These words were composed by Spencer the Rover,
Who travelled most parts of Great Britain and Wales;
He being much reduced which caused great confusion,
And that was the reason that a-rambling he went.
In Yorkshire near Rotherham he had been on his rambles,
Being weary of travelling he sat down to rest;
At the foot of yonder mountain where runs a clear fountain,
With bread and cold water he himself did refresh.
It tasted more sweeter than the gold he had wasted,
Sweeter than honey and gave more content,
But the thoughts of his babies lamenting their father,
Brought tears to his eyes and caused him to lament.
The night being approaching to the woods he resorted,
With woodbine and ivy his bed for to make,
He dreamt about sighing, lamenting and crying,
Go home to your children and rambling forsake.
On the fifth of November I've reason to remember,
When first he arrive`d with his family and wife;
She stood so surprise`d to see his arrival,
To see such a stranger once more in her sight.
His children flocked around him with their prattle-prattling stories,
With their prattle-prattling stories to drive care away;
Now he is united like birds of one feather,
Like bees in one hive contented they'll be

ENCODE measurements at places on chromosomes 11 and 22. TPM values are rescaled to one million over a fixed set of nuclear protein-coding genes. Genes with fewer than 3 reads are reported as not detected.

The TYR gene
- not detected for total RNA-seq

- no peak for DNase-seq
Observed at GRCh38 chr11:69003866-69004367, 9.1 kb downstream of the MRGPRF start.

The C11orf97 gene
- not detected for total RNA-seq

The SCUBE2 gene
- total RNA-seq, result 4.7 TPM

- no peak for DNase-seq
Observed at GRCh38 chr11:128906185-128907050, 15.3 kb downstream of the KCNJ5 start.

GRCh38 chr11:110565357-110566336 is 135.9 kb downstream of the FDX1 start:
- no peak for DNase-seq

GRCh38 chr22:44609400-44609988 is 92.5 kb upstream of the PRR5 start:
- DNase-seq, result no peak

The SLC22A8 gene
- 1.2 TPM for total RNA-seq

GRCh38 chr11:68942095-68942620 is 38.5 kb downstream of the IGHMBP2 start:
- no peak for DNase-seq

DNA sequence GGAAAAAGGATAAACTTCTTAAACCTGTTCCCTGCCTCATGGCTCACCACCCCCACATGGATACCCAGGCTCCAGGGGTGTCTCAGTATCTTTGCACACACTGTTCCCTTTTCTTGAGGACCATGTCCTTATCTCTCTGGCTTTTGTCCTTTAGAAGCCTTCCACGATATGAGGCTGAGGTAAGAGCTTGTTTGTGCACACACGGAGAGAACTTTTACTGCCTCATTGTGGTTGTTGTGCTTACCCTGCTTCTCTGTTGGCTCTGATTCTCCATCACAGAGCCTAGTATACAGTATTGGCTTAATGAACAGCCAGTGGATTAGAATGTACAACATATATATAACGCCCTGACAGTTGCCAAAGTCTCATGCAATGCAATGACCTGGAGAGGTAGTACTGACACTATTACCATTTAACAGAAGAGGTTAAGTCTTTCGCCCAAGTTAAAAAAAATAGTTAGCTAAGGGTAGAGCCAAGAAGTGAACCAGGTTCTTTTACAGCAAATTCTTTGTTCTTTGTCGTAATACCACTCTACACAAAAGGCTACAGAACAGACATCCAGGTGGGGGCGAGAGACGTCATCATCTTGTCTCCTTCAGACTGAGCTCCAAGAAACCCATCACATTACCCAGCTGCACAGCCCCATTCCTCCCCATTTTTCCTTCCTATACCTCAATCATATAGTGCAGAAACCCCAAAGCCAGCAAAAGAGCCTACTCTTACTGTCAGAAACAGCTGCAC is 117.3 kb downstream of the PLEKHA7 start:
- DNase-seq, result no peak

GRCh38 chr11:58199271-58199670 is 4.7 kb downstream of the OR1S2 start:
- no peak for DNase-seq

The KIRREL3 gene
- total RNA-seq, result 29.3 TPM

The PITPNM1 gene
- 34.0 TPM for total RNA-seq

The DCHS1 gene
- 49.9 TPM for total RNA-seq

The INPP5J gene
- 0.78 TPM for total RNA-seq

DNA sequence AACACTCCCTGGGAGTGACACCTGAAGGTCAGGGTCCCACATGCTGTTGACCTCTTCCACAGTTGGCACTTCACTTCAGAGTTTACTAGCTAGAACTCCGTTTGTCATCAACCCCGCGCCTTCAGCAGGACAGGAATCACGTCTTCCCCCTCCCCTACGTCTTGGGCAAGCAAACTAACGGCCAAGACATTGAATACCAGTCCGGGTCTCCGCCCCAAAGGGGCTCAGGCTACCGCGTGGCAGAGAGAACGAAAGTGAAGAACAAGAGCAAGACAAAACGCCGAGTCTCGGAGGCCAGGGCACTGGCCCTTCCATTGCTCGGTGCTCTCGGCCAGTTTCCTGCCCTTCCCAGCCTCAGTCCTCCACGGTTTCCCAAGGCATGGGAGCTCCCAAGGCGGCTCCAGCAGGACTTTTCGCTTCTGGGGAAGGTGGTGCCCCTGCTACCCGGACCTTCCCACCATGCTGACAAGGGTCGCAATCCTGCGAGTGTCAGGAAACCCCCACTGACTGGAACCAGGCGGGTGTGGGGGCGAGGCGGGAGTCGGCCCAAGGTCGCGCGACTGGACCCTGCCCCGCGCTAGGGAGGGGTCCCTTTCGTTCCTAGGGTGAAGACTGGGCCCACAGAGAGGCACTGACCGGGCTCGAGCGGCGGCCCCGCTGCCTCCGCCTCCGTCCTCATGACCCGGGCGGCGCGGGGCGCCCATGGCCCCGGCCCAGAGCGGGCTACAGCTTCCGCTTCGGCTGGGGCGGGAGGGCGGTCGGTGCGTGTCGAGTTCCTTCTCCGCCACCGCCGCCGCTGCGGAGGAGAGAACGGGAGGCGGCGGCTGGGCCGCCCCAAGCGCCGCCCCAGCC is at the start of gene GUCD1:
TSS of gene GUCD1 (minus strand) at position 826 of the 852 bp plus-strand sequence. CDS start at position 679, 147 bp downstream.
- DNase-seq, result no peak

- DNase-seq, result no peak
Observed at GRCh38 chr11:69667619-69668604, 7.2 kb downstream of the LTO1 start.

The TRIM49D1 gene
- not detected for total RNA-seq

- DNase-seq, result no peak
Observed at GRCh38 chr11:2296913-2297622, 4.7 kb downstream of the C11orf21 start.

This is a traditional song about Yorkshire, collected in Yorkshire.
Some local historians have attempted to link this simple homely broadside ballad with the criminal Spence Broughton of Sheffield also celebrated on broadsides, but there are no grounds for this and it is extremely unlikely. It is quite possible that it was written outside Yorkshire as broadside printings are widespread in England and these all contain the line 'In Yorkshire near Rotherham he went on his rambles' presenting the possibility that Spencer was from elsewhere. Some neat internal rhymes show that the rural rhymester, although of rude origins, had some poetic skill. The theme is typical sentimental Victorian contentment in the face of adversity and poverty. The ballad was widely printed with little variation, so it's hardly surprising that it turns up in oral tradition in several places in England, though versions are not numerous. However the song has been popular in the current revival, mainly due to the singing of the Copper Family of Sussex. It has not been found in any other countries in oral tradition or on broadsides, and unlike many other Yorkshire songs the placenames have not been changed to locate it elsewhere.
The broadside version invariably has seven stanzas, the extra stanza given here being the seventh:
Now I'm placed in my cottage once more I'm residing,
With woodbine and ivy drooping over my door;
I'm as happy as those that's got thousands of riches,
Contented I'll be and go rambling no more.
Another version can be found in Paul Davenport's excellent anthology The South Riding Songbook, 1998, p46.